I will lift state of emergency day after elections if elected: Meral Akşener
“The state of emergency will be lifted the day after I’m elected,” Akşener said, addressing thousands who had gathered for a weekly airing of broadcaster Halk TV’s interview program.
“I will find a trustworthy logistics firm,” she said, declaring her objectives set to be accomplished on June 24 if she gets elected in the snap polls.
“I will move back all historic objects taken to the palace from the Çankaya Mansion and that belong to this nation and the state,” said the presidential candidate.
“Then, reconstruction will begin,” said Akşener.
Turkey’s long-time ruling Justice and Development Party (AKP) opened Beştepe Presidential Palace in Ankara in a contentious move on Oct. 29, 2016—transferring historic Çankaya Palace to the prime minister, which she vowed to change and more.
Akşener also vowed she would cancel the privatization of Turkey’s sugar factories on her first day in office. This is another contentious topic that has led to the protesting of factory workers in the streets since its announcement late February.
“We will remove [the Supreme Council of Education],” she promised.
“We will launch a program to give unemployment wages to the youth,” she added, declaring her economic promises.
The presidential candidate also said 80 percent of the debts of citizens and students with low wages would be erased through certain criteria, while the remaining debt would be paid with deferred payments up to 10 years.
Furthermore, Akşener vowed to reopen the military high schools, including the Kuleli and Maltepe schools in Istanbul, and Işıklar in the northeastern province of Bursa, which were all shut down as part of the measures taken in the country following the deadly coup attempt of July 15, 2016 and which were deemed as protective measures taken for the security of the country.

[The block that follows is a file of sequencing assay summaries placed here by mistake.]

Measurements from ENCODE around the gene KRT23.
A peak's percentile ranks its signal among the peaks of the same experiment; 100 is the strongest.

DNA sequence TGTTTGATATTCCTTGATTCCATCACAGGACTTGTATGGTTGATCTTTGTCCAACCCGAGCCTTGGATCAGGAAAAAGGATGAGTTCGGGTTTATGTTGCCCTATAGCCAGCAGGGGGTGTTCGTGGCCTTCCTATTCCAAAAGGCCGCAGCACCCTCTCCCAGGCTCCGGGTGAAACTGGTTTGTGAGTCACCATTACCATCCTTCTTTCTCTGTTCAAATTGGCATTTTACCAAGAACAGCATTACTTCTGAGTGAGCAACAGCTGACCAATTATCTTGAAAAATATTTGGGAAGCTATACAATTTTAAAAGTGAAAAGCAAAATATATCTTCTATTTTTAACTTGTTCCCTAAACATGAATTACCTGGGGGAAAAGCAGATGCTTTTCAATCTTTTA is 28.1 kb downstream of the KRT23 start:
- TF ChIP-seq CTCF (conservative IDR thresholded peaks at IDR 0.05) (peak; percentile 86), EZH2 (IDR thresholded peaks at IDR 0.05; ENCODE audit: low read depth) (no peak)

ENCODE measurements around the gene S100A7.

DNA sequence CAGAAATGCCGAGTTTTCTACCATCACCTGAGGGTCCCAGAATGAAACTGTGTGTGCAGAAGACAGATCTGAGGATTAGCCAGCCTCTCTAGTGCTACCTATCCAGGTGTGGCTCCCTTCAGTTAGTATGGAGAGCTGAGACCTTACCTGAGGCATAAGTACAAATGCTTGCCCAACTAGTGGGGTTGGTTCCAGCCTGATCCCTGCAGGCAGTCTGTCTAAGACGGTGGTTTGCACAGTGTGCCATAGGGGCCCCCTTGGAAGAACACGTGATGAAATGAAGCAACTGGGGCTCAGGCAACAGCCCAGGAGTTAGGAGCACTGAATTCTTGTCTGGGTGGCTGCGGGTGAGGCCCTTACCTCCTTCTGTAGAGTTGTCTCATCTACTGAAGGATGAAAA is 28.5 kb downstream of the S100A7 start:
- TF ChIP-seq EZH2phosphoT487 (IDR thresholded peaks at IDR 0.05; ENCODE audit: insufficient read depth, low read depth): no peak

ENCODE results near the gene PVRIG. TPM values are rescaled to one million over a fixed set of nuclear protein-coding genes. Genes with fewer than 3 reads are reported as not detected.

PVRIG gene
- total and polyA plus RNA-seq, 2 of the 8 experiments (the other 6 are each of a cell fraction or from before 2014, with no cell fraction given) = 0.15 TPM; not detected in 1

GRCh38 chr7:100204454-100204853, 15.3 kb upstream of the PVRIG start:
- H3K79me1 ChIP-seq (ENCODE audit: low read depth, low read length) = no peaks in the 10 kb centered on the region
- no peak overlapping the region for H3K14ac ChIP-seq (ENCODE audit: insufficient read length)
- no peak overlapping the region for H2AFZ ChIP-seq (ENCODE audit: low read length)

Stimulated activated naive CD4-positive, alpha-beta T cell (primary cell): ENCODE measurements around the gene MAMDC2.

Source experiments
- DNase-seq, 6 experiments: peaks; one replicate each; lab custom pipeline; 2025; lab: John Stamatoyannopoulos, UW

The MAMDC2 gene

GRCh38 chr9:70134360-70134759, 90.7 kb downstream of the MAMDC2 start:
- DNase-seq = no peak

She also said she would like to dismiss the legislation that proposes the separation of universities.
Akşener said she has traveled through 61 cities in the course of six months since launching the İYİ Party on Oct. 25, 3017 and promised to reinstall the parliamentarian system back in the country.
The presidential elections that will be held on June 24 will be critical for Turkey as the executive presidential system approved by the constitutional amendments will be fully in effect after the president is elected.
On May 5, the main opposition Republican People’s Party (CHP), İYİ Party, Felicity Party (SP) and Democrat Party signed a declaration marking a four-way election alliance called the “Nation Alliance,” pledging to “remove polarization, instill independence of the judiciary and ensure basic rights and freedoms.” The AKP and the Nationalist Movement Party (MHP) have also formed what they call a “People’s Alliance” and are jointly supporting Erdoğan in the election.
Akşener vowed on May 18 that she and her party would support any presidential runner against Erdoğan on June 24.
“I am the only person [Recep Tayyip Erdoğan] is afraid of,” she said, showing evidence that her rallies are not broadcasted on Turkish media providers.
“Erdoğan chooses his opponents. He then frames them and then kicks them out,” said the candidate.
“There is only one candidate who does not fit that action plan and that is Meral Akşener,” she added.